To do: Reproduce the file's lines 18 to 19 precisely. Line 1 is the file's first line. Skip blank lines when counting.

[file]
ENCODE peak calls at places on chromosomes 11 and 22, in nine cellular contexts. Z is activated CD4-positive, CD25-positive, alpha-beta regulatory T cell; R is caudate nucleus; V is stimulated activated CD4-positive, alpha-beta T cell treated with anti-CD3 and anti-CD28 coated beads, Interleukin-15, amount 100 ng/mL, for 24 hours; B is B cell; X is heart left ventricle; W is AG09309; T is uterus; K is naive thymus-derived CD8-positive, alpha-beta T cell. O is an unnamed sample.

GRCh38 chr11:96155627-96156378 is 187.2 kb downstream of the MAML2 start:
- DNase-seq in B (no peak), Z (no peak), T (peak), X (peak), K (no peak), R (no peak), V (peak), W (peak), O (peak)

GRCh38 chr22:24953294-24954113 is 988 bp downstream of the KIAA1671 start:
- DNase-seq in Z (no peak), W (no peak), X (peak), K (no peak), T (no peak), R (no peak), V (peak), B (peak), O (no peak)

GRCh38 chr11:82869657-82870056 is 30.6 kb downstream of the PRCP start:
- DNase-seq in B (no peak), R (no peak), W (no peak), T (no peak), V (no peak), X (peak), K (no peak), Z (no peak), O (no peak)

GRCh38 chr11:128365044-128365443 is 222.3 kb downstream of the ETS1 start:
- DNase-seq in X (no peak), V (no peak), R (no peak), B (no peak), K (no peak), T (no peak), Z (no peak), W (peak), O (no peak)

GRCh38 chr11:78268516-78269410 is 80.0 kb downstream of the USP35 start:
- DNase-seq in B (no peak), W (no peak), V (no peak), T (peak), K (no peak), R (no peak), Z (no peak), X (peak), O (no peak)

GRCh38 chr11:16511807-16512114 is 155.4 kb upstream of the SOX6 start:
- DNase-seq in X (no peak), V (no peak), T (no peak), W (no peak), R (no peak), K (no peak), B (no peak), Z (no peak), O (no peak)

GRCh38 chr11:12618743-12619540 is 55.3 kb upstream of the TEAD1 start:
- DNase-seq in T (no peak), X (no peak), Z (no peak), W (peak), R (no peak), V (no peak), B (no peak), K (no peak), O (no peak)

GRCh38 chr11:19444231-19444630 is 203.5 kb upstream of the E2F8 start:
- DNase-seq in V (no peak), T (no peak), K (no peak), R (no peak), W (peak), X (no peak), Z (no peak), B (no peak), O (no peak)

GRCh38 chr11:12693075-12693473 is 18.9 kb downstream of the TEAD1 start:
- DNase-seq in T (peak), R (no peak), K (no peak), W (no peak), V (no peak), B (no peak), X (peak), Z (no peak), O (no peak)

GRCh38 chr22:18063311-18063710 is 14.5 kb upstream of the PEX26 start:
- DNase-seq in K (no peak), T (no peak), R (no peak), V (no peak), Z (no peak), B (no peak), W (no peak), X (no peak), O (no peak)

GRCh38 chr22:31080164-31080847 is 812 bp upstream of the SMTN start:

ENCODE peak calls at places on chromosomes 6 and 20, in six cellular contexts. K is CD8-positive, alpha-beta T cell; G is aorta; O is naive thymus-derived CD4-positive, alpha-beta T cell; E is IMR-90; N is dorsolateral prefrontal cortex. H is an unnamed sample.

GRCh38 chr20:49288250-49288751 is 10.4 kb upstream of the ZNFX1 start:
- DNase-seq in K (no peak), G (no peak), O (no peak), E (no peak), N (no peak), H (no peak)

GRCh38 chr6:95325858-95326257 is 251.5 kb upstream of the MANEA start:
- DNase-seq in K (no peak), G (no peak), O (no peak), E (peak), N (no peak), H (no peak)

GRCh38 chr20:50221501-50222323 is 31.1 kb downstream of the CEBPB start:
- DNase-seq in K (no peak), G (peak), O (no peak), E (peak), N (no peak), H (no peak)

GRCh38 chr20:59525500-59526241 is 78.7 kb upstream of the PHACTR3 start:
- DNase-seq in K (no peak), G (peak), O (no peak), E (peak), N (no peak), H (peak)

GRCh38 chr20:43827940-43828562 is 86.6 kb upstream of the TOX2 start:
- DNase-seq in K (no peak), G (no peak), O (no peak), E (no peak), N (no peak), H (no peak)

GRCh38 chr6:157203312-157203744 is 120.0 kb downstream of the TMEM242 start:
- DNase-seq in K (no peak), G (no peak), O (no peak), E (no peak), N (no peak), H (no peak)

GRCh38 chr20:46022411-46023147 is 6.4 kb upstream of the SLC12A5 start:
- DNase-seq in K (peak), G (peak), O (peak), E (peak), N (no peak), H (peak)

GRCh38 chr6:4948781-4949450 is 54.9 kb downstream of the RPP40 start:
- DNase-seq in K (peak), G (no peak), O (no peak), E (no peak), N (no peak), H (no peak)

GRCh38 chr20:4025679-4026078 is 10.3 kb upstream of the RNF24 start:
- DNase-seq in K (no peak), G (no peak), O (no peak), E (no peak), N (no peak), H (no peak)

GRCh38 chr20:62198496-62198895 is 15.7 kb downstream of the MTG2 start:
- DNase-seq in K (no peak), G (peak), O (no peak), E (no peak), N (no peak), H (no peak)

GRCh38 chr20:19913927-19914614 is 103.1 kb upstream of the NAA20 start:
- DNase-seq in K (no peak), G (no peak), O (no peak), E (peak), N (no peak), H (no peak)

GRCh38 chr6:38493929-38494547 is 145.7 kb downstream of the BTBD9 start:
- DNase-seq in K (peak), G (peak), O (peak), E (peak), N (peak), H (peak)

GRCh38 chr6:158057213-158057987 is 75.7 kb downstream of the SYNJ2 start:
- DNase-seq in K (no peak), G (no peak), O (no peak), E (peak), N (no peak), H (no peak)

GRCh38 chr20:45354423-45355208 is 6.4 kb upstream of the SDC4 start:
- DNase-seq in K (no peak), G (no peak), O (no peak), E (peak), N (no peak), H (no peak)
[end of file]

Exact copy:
GRCh38 chr11:12693075-12693473 is 18.9 kb downstream of the TEAD1 start:
- DNase-seq in T (peak), R (no peak), K (no peak), W (no peak), V (no peak), B (no peak), X (peak), Z (no peak), O (no peak)